Earlier this week, an odd little book came over the transom.
Wait, did I say little? Make that an odd big book: Larry Ruttman's very personal American Jews and America's Game: Voices of a Growing Legacy in Baseball. And there are a lot of voices, from Bud Selig to Jeffrey Maier -- yeah, Jeffrey Maier -- and just about everybody you can imagine in between. More on that in a moment. First, a snippet of Selig:
Ted Williams was the greatest hitter who ever lived. There was something about Ted ... I got to know him very well before he died. He called me a lot and started out every conversation, "You got the worst fucking job in America." That is how every conversation started. He was great. I loved Ted. Oh, he was great when you got to know him. He would always say to me at the end of a conversation, "Anything I can do for you?" and I did ask a couple of favors, and Ted did them. He was wonderful, and oh man, could he hit.
There's quite a bit more from Selig; this might actually be the most interesting thing I've read about him. Oh, and he also wrote the book's foreword.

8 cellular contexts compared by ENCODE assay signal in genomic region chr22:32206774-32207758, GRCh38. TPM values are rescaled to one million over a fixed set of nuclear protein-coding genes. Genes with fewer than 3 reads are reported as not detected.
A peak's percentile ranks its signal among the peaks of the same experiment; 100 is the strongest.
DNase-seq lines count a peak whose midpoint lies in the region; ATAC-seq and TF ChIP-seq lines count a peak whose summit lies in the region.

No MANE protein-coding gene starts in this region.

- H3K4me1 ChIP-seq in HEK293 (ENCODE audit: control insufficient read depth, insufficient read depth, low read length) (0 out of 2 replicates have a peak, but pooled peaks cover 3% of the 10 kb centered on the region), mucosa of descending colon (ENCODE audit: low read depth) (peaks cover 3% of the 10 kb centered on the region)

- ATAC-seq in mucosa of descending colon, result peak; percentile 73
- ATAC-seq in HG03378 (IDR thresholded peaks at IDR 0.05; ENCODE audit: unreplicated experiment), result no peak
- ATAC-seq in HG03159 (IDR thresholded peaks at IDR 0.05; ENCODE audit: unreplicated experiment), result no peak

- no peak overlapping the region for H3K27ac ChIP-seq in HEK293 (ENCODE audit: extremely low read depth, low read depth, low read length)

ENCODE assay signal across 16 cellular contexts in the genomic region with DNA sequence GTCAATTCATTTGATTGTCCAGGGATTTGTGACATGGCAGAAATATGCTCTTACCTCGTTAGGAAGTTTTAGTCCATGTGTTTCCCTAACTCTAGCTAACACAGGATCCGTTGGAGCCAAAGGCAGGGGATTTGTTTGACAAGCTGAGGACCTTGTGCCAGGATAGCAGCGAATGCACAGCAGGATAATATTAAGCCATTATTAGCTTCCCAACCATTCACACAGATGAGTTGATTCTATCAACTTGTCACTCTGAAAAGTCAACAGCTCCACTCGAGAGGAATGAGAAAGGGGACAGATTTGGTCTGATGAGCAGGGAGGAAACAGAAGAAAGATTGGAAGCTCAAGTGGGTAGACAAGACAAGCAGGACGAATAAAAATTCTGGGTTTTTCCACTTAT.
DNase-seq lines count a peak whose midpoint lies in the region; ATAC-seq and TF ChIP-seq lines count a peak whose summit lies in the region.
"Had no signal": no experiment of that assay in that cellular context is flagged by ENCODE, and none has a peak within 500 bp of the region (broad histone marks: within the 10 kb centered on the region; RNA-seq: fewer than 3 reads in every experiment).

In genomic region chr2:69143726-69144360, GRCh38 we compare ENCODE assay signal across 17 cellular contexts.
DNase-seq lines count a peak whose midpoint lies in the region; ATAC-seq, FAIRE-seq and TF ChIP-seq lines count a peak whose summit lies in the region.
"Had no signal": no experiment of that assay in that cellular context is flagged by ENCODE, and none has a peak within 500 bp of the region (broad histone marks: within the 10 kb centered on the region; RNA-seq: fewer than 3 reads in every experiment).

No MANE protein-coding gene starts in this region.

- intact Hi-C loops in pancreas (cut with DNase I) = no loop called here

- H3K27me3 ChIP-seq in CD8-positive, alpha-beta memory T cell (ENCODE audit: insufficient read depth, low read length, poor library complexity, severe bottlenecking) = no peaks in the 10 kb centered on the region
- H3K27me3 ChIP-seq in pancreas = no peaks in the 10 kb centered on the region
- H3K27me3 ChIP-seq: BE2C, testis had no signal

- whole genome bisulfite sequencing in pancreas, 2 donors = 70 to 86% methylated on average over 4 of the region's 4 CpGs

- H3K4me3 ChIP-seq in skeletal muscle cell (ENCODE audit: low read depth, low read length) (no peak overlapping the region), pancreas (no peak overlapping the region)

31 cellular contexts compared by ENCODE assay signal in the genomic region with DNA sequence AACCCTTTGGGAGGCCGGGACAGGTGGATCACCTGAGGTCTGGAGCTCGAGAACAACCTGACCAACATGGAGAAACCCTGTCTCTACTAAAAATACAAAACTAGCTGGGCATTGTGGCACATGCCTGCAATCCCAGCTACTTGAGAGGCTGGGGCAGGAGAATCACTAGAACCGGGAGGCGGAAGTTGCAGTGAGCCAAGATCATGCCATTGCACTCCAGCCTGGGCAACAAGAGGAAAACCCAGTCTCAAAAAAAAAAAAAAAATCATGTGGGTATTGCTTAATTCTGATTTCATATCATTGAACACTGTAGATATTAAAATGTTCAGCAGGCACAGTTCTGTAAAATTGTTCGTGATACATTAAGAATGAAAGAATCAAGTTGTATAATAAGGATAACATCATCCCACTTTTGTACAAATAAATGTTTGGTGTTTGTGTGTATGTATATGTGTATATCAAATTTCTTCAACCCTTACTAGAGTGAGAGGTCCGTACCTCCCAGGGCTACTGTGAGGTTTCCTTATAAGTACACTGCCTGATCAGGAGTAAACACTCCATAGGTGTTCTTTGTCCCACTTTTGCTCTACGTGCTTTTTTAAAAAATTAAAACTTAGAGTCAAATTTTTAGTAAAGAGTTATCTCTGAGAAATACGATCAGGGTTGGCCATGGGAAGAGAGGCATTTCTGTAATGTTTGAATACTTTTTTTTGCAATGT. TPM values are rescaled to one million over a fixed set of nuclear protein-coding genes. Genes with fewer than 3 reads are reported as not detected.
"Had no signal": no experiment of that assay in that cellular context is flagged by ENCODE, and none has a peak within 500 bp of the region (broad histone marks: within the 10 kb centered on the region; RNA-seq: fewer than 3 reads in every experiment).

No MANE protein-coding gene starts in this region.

I'm not going to go through the whole list of subjects, but in addition to the players you know about (or might not, in the case of Elliott Maddox), Ruttman also interviews Alan Dershowitz, Barney Frank, Roger Kahn, Murray Chass, Alan Schwarz, Theo Epstein, and a number of other notables about their lives and their professions and their connections to Judaism. This is a large-format book and runs more than 500 pages and I can't imagine reading it cover to cover. But it's a tremendous piece of work, and we're lucky to have it.